Reference and type strains of well-known bacteria have been a cornerstone of microbiology research for decades. The sharing of well-characterized isolates among laboratories has run in parallel with research efforts and enhanced the reproducibility of experiments, leading to a wealth of knowledge about trait variation in different species and the underlying genetics. Campylobacter jejuni strain NCTC 11168, deposited at the National Collection of Type Cultures in 1977, has been adopted widely as a reference strain by researchers worldwide and was the first Campylobacter for which the complete genome was published (in 2000). In this study, we collected 23 C. jejuni NCTC 11168 reference isolates from laboratories across the UK and compared variation in simple laboratory phenotypes with genetic variation in sequenced genomes. Putatively identical isolates, identified previously to have aberrant phenotypes, varied by up to 281 SNPs (in 15 genes) compared to the most recent reference strain. Isolates also display considerable phenotype variation in motility, morphology, growth at 37 °C, invasion of chicken and human cell lines, and susceptibility to ampicillin. This study provides evidence of ongoing evolutionary change among C. jejuni isolates as they are cultured in different laboratories and highlights the need for careful consideration of genetic variation within laboratory reference strains. This article contains data hosted by Microreact.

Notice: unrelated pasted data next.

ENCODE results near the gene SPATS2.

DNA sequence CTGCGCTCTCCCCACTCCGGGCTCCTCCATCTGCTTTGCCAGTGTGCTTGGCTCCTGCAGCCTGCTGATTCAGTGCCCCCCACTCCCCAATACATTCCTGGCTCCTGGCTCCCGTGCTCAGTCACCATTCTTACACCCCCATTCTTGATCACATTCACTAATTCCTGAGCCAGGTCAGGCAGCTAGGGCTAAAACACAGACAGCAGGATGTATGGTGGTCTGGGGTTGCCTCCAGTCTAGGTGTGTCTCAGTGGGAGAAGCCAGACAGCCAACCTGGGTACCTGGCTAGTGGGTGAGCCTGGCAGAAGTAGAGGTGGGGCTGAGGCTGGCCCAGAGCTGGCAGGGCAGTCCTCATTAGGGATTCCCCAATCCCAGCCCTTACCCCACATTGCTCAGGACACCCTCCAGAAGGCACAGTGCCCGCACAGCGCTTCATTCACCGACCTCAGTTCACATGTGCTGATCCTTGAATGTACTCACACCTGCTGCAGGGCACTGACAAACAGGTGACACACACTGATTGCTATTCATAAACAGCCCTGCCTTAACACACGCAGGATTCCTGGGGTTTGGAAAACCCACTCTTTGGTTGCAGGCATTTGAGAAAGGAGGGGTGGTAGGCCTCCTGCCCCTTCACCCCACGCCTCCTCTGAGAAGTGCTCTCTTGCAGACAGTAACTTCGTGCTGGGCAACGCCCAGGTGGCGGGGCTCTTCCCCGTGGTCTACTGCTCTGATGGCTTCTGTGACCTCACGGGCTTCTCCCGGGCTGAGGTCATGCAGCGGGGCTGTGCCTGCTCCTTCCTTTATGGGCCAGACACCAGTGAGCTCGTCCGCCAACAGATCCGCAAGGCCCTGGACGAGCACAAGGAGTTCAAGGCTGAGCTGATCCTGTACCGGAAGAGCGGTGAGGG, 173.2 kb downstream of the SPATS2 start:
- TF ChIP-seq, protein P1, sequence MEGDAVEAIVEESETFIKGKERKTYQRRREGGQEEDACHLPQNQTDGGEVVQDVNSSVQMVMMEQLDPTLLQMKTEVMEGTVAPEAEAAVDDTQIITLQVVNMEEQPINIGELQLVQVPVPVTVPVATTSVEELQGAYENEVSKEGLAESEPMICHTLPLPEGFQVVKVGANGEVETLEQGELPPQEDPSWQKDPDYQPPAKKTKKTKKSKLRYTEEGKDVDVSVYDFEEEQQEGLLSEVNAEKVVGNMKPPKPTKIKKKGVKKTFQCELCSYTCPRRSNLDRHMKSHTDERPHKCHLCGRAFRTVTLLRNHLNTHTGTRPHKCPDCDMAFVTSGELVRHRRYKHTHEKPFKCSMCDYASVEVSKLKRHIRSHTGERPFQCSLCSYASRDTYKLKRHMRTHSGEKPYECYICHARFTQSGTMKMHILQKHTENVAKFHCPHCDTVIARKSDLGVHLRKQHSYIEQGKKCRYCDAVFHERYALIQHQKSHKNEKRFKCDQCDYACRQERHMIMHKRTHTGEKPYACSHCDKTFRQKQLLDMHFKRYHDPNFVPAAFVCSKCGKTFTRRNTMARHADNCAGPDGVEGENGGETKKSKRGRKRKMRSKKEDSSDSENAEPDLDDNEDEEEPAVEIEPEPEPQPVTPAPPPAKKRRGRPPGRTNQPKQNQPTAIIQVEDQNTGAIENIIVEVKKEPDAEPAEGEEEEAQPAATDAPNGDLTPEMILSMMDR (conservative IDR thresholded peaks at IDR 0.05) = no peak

Bibliographical noteFunding Information:
All high-performance computing was performed on MRC CLIMB, funded by the Medical Research Council (MR/L015080/1). This publication made use of the PubMLST website (http://pubmlst.org/) developed by Keith Jolley and Martin Maiden (Jolley and Maiden, 2010) and sited at the University of Oxford. The development of that website was funded by the Wellcome Trust. We also thank all Campylobacter researchers who have maintained, cultured and disseminated this type strain since its deposition into the NCTC archives in 1977.
B. P. and S. K. S. are supported by a Medical Research Council grant (MR/L015080/1). L. K. W. is funded by BBSRC (BB/M009610/1). The funders played no part in the study design, article preparation or the decision to publish.
© 2019 The Authors.